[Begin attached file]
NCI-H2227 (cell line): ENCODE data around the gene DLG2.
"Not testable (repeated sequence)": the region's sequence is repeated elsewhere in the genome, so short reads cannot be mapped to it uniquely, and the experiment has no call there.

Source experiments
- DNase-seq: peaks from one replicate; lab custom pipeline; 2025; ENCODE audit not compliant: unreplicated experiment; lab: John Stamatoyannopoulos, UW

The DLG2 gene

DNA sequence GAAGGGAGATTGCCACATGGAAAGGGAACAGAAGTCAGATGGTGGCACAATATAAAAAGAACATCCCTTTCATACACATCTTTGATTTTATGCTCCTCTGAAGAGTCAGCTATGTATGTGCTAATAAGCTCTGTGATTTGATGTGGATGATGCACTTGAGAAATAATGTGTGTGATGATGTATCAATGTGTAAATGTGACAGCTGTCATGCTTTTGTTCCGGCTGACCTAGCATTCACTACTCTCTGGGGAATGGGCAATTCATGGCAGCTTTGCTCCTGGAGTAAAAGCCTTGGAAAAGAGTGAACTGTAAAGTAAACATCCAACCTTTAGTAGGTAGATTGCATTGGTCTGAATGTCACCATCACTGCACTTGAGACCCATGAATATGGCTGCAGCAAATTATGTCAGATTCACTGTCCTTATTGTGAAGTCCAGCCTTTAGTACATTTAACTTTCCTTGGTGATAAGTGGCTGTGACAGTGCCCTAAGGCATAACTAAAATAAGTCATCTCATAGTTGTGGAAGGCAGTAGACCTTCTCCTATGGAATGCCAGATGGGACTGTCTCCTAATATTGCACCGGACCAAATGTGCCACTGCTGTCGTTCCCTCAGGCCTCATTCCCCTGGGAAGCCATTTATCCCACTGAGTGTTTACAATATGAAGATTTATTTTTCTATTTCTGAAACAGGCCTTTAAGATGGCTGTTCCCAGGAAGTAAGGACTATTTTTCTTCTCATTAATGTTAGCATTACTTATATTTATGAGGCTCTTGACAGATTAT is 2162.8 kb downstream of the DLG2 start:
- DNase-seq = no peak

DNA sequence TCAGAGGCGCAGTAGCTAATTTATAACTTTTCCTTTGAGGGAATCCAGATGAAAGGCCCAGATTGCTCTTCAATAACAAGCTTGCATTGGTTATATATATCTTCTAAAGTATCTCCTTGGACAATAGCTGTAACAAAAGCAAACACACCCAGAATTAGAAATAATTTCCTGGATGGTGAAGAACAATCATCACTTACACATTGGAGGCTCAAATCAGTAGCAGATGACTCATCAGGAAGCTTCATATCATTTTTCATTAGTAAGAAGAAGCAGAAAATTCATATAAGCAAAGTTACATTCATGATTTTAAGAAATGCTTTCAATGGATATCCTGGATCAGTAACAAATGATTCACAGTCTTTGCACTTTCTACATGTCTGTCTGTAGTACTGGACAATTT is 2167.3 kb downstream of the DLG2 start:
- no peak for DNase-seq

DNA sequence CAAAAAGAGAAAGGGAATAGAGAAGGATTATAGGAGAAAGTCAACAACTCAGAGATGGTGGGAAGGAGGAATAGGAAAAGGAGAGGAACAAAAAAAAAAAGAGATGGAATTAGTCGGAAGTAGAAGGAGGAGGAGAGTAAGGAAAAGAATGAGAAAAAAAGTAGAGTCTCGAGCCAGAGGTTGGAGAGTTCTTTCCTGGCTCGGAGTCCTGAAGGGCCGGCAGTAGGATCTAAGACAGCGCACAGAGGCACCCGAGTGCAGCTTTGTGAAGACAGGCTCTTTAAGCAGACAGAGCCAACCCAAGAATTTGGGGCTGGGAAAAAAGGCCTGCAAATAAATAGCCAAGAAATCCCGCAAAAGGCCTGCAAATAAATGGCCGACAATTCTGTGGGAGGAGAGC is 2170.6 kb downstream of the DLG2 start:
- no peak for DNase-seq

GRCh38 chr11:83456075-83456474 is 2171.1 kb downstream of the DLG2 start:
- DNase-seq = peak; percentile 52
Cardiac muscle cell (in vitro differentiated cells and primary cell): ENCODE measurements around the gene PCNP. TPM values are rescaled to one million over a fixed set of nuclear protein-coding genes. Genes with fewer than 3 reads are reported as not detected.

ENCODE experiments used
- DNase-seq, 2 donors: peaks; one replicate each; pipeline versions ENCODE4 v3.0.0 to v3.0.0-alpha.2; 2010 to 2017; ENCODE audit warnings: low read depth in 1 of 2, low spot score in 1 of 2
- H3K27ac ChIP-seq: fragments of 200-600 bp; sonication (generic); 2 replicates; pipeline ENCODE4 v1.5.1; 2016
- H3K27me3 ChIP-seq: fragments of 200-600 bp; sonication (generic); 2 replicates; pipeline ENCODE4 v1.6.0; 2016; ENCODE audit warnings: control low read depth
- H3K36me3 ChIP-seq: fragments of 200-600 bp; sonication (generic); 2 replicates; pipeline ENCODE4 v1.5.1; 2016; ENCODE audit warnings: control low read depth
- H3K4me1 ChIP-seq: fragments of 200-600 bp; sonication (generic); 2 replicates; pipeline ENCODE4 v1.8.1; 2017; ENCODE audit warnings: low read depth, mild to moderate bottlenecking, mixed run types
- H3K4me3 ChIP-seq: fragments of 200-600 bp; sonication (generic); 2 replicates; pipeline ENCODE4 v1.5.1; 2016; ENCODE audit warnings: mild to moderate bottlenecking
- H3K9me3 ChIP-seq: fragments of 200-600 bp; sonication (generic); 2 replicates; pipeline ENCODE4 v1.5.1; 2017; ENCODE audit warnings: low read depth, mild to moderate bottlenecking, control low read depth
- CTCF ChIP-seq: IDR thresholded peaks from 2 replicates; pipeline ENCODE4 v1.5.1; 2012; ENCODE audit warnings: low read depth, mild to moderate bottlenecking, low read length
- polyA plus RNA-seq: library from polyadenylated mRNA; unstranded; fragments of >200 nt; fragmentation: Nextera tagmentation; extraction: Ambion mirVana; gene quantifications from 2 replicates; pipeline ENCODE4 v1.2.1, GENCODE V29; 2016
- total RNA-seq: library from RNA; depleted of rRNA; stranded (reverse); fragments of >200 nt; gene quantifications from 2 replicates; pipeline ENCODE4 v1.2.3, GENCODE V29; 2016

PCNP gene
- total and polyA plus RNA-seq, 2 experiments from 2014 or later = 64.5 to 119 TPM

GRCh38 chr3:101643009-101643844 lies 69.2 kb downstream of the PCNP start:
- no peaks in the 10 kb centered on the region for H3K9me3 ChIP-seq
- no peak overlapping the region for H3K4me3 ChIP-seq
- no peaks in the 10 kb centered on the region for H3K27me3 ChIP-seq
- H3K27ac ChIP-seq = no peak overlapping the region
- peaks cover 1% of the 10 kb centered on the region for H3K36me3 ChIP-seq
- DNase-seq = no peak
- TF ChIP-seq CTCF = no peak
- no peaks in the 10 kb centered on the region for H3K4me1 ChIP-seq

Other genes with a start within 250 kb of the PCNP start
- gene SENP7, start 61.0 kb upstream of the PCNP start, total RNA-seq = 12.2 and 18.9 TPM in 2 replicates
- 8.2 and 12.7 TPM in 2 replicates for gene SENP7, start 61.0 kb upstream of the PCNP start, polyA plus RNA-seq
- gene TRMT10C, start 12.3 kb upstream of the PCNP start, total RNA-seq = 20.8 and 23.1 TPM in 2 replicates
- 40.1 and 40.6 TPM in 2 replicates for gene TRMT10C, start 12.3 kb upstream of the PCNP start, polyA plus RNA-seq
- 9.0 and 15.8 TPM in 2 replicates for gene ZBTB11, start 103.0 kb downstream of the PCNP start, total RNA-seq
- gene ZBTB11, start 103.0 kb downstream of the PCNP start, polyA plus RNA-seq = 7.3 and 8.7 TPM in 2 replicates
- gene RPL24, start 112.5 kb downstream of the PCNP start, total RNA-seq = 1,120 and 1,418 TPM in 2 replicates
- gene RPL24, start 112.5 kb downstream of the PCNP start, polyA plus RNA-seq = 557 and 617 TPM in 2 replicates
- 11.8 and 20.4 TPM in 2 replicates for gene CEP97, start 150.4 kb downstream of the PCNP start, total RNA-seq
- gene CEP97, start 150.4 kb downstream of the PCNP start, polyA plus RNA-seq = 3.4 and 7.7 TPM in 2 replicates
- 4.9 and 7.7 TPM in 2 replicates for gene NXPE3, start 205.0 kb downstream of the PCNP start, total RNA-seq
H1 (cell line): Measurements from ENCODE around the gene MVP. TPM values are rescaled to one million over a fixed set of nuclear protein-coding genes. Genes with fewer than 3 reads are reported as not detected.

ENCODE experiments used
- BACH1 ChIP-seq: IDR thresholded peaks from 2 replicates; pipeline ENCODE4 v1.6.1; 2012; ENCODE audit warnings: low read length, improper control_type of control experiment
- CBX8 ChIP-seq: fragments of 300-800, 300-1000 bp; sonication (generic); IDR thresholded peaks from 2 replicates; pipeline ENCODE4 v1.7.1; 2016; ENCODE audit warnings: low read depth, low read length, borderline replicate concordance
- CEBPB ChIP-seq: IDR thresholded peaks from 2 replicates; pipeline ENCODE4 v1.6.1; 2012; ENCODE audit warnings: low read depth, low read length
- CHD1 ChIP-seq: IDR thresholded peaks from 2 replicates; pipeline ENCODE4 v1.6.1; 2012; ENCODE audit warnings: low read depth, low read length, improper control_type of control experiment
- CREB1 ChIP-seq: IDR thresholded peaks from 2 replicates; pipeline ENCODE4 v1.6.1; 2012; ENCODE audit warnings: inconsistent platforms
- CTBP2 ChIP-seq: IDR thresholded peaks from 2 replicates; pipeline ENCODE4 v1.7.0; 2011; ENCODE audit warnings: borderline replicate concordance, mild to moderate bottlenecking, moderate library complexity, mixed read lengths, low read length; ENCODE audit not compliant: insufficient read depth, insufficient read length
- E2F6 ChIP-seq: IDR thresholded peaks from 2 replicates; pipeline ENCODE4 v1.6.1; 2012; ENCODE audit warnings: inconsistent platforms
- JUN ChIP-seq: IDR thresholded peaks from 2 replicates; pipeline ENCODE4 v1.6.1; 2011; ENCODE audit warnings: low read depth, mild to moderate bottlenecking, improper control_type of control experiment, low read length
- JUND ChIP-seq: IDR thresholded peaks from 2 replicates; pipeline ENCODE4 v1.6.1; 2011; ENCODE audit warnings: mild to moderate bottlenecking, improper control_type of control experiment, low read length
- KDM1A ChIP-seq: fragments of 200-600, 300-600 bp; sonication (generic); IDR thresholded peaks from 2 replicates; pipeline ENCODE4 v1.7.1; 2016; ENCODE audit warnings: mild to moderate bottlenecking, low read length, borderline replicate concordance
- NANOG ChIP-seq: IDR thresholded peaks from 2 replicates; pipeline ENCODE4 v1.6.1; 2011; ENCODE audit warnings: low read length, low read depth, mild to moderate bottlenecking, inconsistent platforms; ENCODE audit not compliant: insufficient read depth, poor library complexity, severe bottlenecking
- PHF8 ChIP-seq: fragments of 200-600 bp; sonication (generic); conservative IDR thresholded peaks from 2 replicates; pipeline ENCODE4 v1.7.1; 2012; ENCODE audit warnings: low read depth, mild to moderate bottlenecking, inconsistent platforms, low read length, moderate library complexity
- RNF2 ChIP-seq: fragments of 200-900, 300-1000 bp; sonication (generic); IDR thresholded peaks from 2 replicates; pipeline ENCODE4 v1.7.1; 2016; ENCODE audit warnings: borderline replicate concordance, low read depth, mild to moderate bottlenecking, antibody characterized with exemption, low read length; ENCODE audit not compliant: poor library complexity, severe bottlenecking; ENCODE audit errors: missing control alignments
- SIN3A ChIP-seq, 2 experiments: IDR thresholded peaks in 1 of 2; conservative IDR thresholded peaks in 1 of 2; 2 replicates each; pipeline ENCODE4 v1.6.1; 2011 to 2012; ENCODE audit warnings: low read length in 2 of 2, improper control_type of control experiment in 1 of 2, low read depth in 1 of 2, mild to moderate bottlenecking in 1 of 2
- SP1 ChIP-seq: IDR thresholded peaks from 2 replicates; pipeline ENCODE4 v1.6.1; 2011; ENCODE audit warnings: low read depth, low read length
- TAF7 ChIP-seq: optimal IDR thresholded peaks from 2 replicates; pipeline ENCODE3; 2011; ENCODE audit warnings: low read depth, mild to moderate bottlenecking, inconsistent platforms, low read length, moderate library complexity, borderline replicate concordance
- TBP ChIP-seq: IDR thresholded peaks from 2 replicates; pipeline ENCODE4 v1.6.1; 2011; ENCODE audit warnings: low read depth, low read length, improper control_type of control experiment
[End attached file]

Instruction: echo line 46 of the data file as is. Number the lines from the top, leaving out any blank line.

- 11.8 and 20.4 TPM in 2 replicates for gene CEP97, start 150.4 kb downstream of the PCNP start, total RNA-seq